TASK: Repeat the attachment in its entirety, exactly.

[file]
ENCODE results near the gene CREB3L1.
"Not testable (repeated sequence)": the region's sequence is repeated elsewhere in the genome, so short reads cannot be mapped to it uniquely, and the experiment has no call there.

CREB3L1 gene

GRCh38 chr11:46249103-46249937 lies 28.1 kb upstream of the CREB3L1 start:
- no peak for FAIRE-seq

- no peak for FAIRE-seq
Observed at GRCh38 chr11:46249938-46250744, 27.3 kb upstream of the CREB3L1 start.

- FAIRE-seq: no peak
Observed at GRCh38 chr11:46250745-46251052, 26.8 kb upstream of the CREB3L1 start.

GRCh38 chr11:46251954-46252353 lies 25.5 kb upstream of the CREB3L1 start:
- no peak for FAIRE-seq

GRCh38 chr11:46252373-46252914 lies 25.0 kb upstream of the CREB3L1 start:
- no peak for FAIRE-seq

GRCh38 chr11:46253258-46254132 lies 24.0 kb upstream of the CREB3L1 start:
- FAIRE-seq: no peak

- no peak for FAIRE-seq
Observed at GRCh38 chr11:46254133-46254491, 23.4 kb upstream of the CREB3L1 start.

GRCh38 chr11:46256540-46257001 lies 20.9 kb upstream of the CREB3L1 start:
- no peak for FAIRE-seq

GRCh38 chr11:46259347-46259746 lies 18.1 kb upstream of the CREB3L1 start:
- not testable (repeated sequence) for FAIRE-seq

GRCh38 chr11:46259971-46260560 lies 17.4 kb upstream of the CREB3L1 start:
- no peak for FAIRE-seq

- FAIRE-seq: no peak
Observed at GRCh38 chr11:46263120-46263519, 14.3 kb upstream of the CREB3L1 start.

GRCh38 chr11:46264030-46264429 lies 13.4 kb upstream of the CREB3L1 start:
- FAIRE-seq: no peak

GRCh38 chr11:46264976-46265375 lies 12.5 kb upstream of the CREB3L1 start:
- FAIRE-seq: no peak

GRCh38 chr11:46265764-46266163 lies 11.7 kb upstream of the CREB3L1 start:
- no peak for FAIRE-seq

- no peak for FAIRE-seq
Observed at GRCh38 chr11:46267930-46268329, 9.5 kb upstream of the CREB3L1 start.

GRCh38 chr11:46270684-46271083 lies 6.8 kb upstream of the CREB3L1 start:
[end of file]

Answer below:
ENCODE results near the gene CREB3L1.
"Not testable (repeated sequence)": the region's sequence is repeated elsewhere in the genome, so short reads cannot be mapped to it uniquely, and the experiment has no call there.

CREB3L1 gene

GRCh38 chr11:46249103-46249937 lies 28.1 kb upstream of the CREB3L1 start:
- no peak for FAIRE-seq

- no peak for FAIRE-seq
Observed at GRCh38 chr11:46249938-46250744, 27.3 kb upstream of the CREB3L1 start.

- FAIRE-seq: no peak
Observed at GRCh38 chr11:46250745-46251052, 26.8 kb upstream of the CREB3L1 start.

GRCh38 chr11:46251954-46252353 lies 25.5 kb upstream of the CREB3L1 start:
- no peak for FAIRE-seq

GRCh38 chr11:46252373-46252914 lies 25.0 kb upstream of the CREB3L1 start:
- no peak for FAIRE-seq

GRCh38 chr11:46253258-46254132 lies 24.0 kb upstream of the CREB3L1 start:
- FAIRE-seq: no peak

- no peak for FAIRE-seq
Observed at GRCh38 chr11:46254133-46254491, 23.4 kb upstream of the CREB3L1 start.

GRCh38 chr11:46256540-46257001 lies 20.9 kb upstream of the CREB3L1 start:
- no peak for FAIRE-seq

GRCh38 chr11:46259347-46259746 lies 18.1 kb upstream of the CREB3L1 start:
- not testable (repeated sequence) for FAIRE-seq

GRCh38 chr11:46259971-46260560 lies 17.4 kb upstream of the CREB3L1 start:
- no peak for FAIRE-seq

- FAIRE-seq: no peak
Observed at GRCh38 chr11:46263120-46263519, 14.3 kb upstream of the CREB3L1 start.

GRCh38 chr11:46264030-46264429 lies 13.4 kb upstream of the CREB3L1 start:
- FAIRE-seq: no peak

GRCh38 chr11:46264976-46265375 lies 12.5 kb upstream of the CREB3L1 start:
- FAIRE-seq: no peak

GRCh38 chr11:46265764-46266163 lies 11.7 kb upstream of the CREB3L1 start:
- no peak for FAIRE-seq

- no peak for FAIRE-seq
Observed at GRCh38 chr11:46267930-46268329, 9.5 kb upstream of the CREB3L1 start.

GRCh38 chr11:46270684-46271083 lies 6.8 kb upstream of the CREB3L1 start: